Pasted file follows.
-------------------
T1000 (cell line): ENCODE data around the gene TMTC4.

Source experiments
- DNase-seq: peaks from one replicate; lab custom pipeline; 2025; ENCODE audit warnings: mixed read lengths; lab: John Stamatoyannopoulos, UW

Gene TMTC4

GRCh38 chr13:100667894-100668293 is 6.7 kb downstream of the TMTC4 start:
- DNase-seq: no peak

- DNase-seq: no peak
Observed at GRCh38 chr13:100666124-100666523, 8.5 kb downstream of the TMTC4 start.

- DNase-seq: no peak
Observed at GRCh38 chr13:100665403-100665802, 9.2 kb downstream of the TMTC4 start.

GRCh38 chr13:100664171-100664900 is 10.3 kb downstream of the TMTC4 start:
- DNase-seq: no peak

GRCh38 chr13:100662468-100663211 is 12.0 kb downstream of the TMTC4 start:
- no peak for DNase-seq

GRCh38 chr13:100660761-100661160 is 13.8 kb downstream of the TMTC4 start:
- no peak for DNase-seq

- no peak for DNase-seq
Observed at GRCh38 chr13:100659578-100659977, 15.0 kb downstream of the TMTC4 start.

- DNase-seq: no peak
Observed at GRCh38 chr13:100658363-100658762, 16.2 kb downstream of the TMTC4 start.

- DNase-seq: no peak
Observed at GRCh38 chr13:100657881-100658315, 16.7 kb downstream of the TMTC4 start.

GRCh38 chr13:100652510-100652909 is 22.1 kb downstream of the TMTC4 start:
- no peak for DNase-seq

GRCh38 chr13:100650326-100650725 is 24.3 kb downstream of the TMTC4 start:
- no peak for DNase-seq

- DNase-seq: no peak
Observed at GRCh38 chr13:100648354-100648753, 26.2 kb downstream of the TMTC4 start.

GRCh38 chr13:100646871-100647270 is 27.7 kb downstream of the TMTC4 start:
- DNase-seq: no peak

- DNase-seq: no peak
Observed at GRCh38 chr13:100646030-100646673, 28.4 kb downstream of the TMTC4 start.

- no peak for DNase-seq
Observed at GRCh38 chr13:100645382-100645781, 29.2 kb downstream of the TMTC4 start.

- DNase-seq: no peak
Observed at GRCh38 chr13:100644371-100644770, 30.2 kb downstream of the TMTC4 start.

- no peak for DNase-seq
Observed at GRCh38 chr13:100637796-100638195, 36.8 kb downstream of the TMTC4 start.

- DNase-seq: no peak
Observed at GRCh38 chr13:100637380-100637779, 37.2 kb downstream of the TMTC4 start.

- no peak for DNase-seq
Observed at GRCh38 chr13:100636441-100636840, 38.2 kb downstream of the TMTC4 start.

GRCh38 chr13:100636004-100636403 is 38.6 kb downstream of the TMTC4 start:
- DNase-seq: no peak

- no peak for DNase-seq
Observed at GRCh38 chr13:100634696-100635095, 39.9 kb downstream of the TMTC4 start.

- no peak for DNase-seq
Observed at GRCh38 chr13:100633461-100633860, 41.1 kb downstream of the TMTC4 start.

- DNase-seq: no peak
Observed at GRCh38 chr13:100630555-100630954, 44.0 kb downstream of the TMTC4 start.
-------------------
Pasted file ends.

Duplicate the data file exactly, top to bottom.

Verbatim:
T1000 (cell line): ENCODE data around the gene TMTC4.

Source experiments
- DNase-seq: peaks from one replicate; lab custom pipeline; 2025; ENCODE audit warnings: mixed read lengths; lab: John Stamatoyannopoulos, UW

Gene TMTC4

GRCh38 chr13:100667894-100668293 is 6.7 kb downstream of the TMTC4 start:
- DNase-seq: no peak

- DNase-seq: no peak
Observed at GRCh38 chr13:100666124-100666523, 8.5 kb downstream of the TMTC4 start.

- DNase-seq: no peak
Observed at GRCh38 chr13:100665403-100665802, 9.2 kb downstream of the TMTC4 start.

GRCh38 chr13:100664171-100664900 is 10.3 kb downstream of the TMTC4 start:
- DNase-seq: no peak

GRCh38 chr13:100662468-100663211 is 12.0 kb downstream of the TMTC4 start:
- no peak for DNase-seq

GRCh38 chr13:100660761-100661160 is 13.8 kb downstream of the TMTC4 start:
- no peak for DNase-seq

- no peak for DNase-seq
Observed at GRCh38 chr13:100659578-100659977, 15.0 kb downstream of the TMTC4 start.

- DNase-seq: no peak
Observed at GRCh38 chr13:100658363-100658762, 16.2 kb downstream of the TMTC4 start.

- DNase-seq: no peak
Observed at GRCh38 chr13:100657881-100658315, 16.7 kb downstream of the TMTC4 start.

GRCh38 chr13:100652510-100652909 is 22.1 kb downstream of the TMTC4 start:
- no peak for DNase-seq

GRCh38 chr13:100650326-100650725 is 24.3 kb downstream of the TMTC4 start:
- no peak for DNase-seq

- DNase-seq: no peak
Observed at GRCh38 chr13:100648354-100648753, 26.2 kb downstream of the TMTC4 start.

GRCh38 chr13:100646871-100647270 is 27.7 kb downstream of the TMTC4 start:
- DNase-seq: no peak

- DNase-seq: no peak
Observed at GRCh38 chr13:100646030-100646673, 28.4 kb downstream of the TMTC4 start.

- no peak for DNase-seq
Observed at GRCh38 chr13:100645382-100645781, 29.2 kb downstream of the TMTC4 start.

- DNase-seq: no peak
Observed at GRCh38 chr13:100644371-100644770, 30.2 kb downstream of the TMTC4 start.

- no peak for DNase-seq
Observed at GRCh38 chr13:100637796-100638195, 36.8 kb downstream of the TMTC4 start.

- DNase-seq: no peak
Observed at GRCh38 chr13:100637380-100637779, 37.2 kb downstream of the TMTC4 start.

- no peak for DNase-seq
Observed at GRCh38 chr13:100636441-100636840, 38.2 kb downstream of the TMTC4 start.

GRCh38 chr13:100636004-100636403 is 38.6 kb downstream of the TMTC4 start:
- DNase-seq: no peak

- no peak for DNase-seq
Observed at GRCh38 chr13:100634696-100635095, 39.9 kb downstream of the TMTC4 start.

- no peak for DNase-seq
Observed at GRCh38 chr13:100633461-100633860, 41.1 kb downstream of the TMTC4 start.

- DNase-seq: no peak
Observed at GRCh38 chr13:100630555-100630954, 44.0 kb downstream of the TMTC4 start.